As surprising as it may seem, each year Springfield-Greene County library patrons rack up between 200,000 to 300,000 dollars in overdue fees or other fines. This week the library district is giving patrons a chance to whittle down their fines, while benefiting hungry families in the Ozarks. KSMU’s Theresa Bettmann has this report.
Last year was the first year that the Springfield-Greene County Library District officially paired with Ozarks Food Harvest to help re-stock local food banks after the Christmas holiday. The library district forgave as much as $3000 in fines, which in turn raised approximately 3 tons of food. This made it possible to feed as many as 5000 hungry families across the Ozarks.
Kathleen O’Dell is a spokesperson for the library district. She says the “Food for Fines” program allows library patrons to take 50 cents off of their fines for each food item donated. O’Dell adds when fines are over ten dollars, items can no longer be checked out, and that donating food is a great way to solve that problem.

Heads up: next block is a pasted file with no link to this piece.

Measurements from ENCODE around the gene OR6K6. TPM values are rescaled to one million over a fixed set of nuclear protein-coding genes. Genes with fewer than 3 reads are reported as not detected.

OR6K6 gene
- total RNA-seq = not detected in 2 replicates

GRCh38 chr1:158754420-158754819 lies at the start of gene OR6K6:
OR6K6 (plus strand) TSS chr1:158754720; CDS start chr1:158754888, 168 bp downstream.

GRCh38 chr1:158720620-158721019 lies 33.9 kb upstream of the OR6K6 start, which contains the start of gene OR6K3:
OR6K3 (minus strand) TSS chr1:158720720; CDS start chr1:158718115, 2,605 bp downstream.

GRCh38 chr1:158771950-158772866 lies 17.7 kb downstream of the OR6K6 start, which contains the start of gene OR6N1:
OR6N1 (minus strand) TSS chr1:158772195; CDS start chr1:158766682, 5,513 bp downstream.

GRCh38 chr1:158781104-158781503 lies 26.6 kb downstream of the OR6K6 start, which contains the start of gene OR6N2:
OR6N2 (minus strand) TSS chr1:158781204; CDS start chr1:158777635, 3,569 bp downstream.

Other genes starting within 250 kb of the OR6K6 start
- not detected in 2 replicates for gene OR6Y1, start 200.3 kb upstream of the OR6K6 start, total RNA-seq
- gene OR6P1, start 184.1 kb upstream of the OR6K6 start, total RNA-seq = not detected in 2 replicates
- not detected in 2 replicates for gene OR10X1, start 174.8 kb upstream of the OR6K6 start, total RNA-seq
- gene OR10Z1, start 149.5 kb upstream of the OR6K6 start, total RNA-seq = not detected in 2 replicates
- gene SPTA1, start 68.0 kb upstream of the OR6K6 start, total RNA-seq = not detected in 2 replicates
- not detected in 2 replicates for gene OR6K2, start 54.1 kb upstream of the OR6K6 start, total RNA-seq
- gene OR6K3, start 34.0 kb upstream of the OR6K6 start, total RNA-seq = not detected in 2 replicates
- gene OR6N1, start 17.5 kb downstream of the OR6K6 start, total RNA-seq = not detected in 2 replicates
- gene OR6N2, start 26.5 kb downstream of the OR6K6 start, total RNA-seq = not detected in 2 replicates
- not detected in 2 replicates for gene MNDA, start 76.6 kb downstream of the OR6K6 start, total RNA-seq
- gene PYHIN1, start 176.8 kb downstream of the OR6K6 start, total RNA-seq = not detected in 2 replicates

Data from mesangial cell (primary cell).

O’Dell says, “83,000 people at any given time owe some form of fine, or fee, on their [library] card. We know that there are about 6,000 children and teenagers who have ten-dollars or more in fines. And we hate to think that a ten-dollar fine stands in the way of a child or teenager checking out a good book.”
Ozarks Food Harvest is the only food bank in Southwest Missouri serving over 300 relief agencies in a 28 county region. O’Dell says that any food items donated to the libraries should be nutritional, non-perishable boxed or canned items, and that glass items cannot be accepted.
“Food for Fines week goes through Saturday, January 29. People can bring in sacks of food, or individual food items, to all of the 10 branches and the Book Mobile during those branch operating hours. And we even have a bin sitting inside of the drive-up windows at several of our branch locations. So, if you don’t want to get out of your car you can just hand the food over and we’ll put it in the bin,” O’Dell said.
For KSMU News, I’m Theresa Bettmann.